Oracle Releases New Application Data Safeguard Standards

On 11/28 Oracle released new technology standards for safeguarding data throughout the applications data flow called the Identity Governance Framework (IGF). CNET news reported on it November 30. The article points out that such standards would help prevent data leaks and also contribute to regulatory compliance.

The IGF Overview is a 24-page document with a discussion of business need and business drivers for building privacy in, plus concepts necessary to build into applications and systems to meet regulatory compliance.
A discussion of the “Principle of “Least Knowledge”” provides some good examples of how less personally identifiable information (PII) is really needed than is typically collected. This aligns closely with the OECD privacy principle of Collection Limitation. Since most international data protection laws are built upon these principles, and sing these principles are widely used throughout the world, I’m not sure why Oracle chose to use a different term, “Least Knowledge,” than the already established label. Too bad vendors always seem to want to coin their own unique terms for existing concepts; yes, I guess that’s a marketing thing. And yes, copyright issues are involved, but if they provide proper attribution to the OECD it would also provide some authoritative validation for their standards to show they were in line with existing standards.
Page 10 starts the proposal. The introduction states:

“The Identity Governance Framework (IGF) is designed to allow: (1) application developers to build applications that access identity-related data from a wide range of sources, (2) administrators and deployers to define, enforce, and audit policies concerning the use of identity-related data. IGF has four components: (a) identity attribute service, a service that supports access to many different identity sources and enforces administrative policy (b) CARML: declarative syntax using which clients may specify their attribute requirements, (c) AAPML: declarative syntax which enables providers of identityrelated data to express policy on the usage of information, (d) multi-language API (Java, .NET, Perl) for reading and writing identity-related attributes. Oracle proposes that the declarative syntax used for CARML, AAPML, and service protocol used between client applications and service providers be standardized.”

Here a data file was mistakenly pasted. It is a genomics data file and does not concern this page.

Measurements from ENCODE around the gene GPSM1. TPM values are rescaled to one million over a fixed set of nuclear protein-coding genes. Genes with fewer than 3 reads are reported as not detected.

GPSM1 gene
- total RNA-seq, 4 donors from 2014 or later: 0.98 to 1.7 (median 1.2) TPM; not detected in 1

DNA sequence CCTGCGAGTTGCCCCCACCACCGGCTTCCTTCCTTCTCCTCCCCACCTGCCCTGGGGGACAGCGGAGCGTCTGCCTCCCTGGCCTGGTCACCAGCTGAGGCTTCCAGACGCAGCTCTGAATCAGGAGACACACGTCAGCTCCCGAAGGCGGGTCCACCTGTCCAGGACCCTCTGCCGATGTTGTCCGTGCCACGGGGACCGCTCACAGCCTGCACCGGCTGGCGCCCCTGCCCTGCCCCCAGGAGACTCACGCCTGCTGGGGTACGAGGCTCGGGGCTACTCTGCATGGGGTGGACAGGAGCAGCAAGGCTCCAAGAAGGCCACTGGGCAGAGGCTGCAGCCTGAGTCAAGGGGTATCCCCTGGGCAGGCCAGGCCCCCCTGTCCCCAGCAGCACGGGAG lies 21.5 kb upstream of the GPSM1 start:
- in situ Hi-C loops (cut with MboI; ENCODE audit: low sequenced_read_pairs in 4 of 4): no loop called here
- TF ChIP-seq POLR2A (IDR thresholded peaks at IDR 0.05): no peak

The document goes on to describe the architecture layers.
There are sample business cases provided that shows how certain applications programming and architecture have historically been constructed, and how they would be using the proposed changes.
There were several little typos throughout this document. A nitpick, I know, but it looks like Oracle would have proofread such a document well before posting.
This is actually a nice overview of what could be accomplished with standards to use whenever PII is involved with applications and systems. The questions and issues referenced are ones that all IT folks should consider when dealing with PII and building corresponding safeguards.
The IGF FAQ provides more of Oracle’s vision for the IGF.
The actual programming standards are provided in the following AAPML and CARML documents:
* CARML Specification
* CARML Schema
* Example CARML document
* Client API
* AAPML Specification
Such programming standards to build privacy into applications certainly are welcome. It would be good if such standards were truly more vendor neutral, but in today’s business world that is probably just wishful thinking.

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